Uygur walked away. Others don't. Not to impugn those others, because you never know whose integrity is totally intact over there. But you also never know who's made the professional trade to keep Phil Griffin happy with his reports from "Washington." 

And that's how it works at MSNBC, at least according to one who didn't make that trade.


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At 1:49 PM, Blogger DownWithTyranny said...

He seems to be the only one who has, but I wonder how Chris Hayes has kept his integrity and not flushed himself down the toilet with Chris Matthews, Rachel Maddow and that over-exuberant chipmunk from New Jersey.

At 4:17 PM, Anonymous tones said...

I can no longer watch Rachel's show, she was good until they axed Keith O, from then on she never steps on any toes.
Chris Hayes is careful but occasionally tries to address the real issues, but I always get the feeling he gets yelled at for it after every attempt.

At 4:48 PM, Anonymous Anonymous said...

I went from listening to Rachel on the old Air America to her new MSNBC show. Soon after Obama was elected, the tone started changing and she stopped talking about all the betrayals to campaign promises that Obama was doing daily and started focusing on the Bad Republicans. Then, she announced she had been invited to the White House for lunch and she was stoked! The day after that lunch she went on and on about how Obama was the great legislator since FDR? Abraham Lincoln? I forget which grandiosity she chose. A few weeks later, she went to Afghanistan and she was all about "Isn't this war great? Obama's surge... it's going so well!" And that's the last I ever listened to her or took her seriously in any way.

= Kim Kaufman

At 6:43 PM, Anonymous Anonymous said...

I also miss Ed Schultz, who became a great progressive over his time at MSNBC. He was evidently treated very badly by Phil Griffin and has never been heard from again. I really looked forward to Ed's show and enjoyed watching him find his way to being a true advocate for working people, unions and the environment. I have hated MSNBC ever since and also have a hard time watching any of them. Can we make a list? Scarborough, Todd, Matthews, etc., etc.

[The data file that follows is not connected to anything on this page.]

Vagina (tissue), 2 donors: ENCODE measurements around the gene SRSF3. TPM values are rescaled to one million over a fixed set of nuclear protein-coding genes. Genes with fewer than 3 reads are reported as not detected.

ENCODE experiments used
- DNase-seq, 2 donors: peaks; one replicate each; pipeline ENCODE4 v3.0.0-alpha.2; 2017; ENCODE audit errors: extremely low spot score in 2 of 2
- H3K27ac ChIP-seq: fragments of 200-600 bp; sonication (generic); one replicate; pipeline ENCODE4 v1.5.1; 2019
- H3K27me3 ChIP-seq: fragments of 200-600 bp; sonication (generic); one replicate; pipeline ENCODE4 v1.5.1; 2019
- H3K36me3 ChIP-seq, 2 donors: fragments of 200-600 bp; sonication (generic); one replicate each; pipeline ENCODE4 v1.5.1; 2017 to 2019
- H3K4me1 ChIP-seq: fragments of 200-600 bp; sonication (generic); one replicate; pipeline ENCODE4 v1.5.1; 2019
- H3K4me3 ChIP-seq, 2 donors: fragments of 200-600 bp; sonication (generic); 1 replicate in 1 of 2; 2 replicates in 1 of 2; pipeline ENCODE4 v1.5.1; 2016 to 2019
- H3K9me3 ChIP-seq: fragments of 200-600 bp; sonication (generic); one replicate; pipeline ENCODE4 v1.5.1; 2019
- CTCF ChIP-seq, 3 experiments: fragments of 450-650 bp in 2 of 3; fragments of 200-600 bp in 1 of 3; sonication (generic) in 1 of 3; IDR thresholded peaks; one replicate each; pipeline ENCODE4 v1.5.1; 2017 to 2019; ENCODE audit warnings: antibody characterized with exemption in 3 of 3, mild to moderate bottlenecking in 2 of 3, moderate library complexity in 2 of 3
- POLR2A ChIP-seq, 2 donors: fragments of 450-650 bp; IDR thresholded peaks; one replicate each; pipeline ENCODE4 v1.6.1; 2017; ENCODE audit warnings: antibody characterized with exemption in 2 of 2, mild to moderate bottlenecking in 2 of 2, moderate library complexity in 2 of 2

At 8:18 PM, Blogger MG1 said...

Ed has his own show on RT. You can catch him at:

At 10:29 PM, Anonymous Anonymous said...

If you don't require pictures with your commentary/analysis of political events try Mike Malloy on the Progressive Voices Radio Network. Online, weeknights, 9-11 pm (ET9).
Podcasts available. Full info at

One warning: Occasional "coarse" language, otherwise a true progressive.

John Puma

At 9:19 AM, Anonymous ap215 said...

Personally i nevered liked MSNBC from the beginning they used to be America's Talking in 94 when they had RW talking heads like Steve Doocy & John Gibson etc & then MSNBC took over in 96 & now they're going right back to what MSNBC used to be in 96 a RW talking head network. Randi Rhodes & Thom Hartmann were each right when they both said the news was cancelled & infotainment has replaced the news.

The elimination of The Fairness Doctrine & the 96 telecoms act has made today's media worse & it's not getting any better.

At 9:08 AM, Anonymous Anonymous said...

I, too, cannot watch msnbc any more. Once KO left and Rachel turned into the fascist apologist du jour, I couldn't take it any more. Unless you turn off your brain, you can't watch stuff you know is tailored to make you stupid... especially when it doesn't entertain. The only difference between msnbc and Murdoch is Murdoch stokes hatred, fear and greed to make people evil. msnbc suppresses thought and makes you stupid.

Cenk is a good one who didn't sell out. KO also, and if he could have gotten along with anyone he would have been whacked too eventually. Everyone still there has sold out and SHOULD be ignored. They're shit.

And there you have it. The "free" press was actually pretty expensive and the money bought it.